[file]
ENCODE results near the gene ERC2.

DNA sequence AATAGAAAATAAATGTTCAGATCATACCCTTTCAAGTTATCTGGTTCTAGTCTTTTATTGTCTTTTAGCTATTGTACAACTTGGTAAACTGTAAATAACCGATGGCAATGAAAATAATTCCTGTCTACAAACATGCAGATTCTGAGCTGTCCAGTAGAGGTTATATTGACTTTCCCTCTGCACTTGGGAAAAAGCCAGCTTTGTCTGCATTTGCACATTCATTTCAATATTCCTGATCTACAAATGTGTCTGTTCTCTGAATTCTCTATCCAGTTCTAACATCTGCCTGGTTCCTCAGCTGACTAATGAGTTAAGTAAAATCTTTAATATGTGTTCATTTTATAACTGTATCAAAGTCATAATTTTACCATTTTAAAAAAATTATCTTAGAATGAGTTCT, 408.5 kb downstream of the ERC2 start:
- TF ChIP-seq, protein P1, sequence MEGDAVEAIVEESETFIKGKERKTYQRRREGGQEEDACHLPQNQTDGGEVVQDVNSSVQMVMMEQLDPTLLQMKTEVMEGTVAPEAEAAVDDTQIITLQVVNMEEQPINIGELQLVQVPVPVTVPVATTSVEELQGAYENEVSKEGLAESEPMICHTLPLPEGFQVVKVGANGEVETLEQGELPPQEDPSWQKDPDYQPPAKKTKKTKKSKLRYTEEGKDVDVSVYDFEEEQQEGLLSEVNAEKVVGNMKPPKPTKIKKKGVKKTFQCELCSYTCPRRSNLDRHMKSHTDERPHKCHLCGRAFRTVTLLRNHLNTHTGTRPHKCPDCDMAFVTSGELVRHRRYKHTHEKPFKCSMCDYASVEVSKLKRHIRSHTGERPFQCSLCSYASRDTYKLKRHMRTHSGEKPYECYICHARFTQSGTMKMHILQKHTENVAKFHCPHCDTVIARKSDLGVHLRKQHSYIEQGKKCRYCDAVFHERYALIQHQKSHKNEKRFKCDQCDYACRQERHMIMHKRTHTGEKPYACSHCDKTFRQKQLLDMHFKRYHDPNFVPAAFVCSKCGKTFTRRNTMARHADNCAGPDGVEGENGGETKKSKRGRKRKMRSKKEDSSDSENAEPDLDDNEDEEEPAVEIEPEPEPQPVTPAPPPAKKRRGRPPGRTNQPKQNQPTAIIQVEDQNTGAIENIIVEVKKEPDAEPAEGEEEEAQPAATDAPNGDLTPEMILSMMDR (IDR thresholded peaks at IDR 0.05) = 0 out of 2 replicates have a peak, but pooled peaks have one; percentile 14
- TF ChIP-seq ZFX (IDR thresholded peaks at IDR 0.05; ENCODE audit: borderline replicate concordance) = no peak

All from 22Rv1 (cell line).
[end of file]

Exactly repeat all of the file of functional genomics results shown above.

ENCODE results near the gene ERC2.

DNA sequence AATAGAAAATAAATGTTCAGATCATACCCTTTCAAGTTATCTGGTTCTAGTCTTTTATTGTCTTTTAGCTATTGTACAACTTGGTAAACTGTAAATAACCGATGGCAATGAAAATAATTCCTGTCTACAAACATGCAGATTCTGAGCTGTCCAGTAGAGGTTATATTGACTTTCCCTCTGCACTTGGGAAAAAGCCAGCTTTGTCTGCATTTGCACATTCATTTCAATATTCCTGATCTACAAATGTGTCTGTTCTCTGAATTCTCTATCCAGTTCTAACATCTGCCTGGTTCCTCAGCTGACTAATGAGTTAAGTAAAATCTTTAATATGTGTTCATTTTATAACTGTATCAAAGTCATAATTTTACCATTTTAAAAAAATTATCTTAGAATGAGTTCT, 408.5 kb downstream of the ERC2 start:
- TF ChIP-seq, protein P1, sequence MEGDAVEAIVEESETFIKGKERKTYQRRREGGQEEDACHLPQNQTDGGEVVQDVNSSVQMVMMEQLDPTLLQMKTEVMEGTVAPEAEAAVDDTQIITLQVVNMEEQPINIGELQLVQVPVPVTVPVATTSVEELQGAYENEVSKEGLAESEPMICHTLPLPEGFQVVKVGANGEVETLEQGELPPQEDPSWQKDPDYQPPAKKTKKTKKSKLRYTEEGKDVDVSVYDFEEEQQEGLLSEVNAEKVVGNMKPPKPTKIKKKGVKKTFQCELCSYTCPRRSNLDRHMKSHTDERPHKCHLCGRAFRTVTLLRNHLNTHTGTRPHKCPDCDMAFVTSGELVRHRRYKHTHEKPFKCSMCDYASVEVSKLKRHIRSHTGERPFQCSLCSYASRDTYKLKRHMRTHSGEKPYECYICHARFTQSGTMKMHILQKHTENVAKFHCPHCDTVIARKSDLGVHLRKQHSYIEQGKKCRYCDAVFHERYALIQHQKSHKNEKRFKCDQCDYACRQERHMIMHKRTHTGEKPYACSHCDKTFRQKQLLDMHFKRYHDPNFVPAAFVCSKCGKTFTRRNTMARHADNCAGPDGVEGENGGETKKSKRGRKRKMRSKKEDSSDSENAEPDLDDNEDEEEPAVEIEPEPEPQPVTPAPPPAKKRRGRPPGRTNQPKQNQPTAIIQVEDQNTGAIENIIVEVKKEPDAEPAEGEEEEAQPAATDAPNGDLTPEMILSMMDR (IDR thresholded peaks at IDR 0.05) = 0 out of 2 replicates have a peak, but pooled peaks have one; percentile 14
- TF ChIP-seq ZFX (IDR thresholded peaks at IDR 0.05; ENCODE audit: borderline replicate concordance) = no peak

All from 22Rv1 (cell line).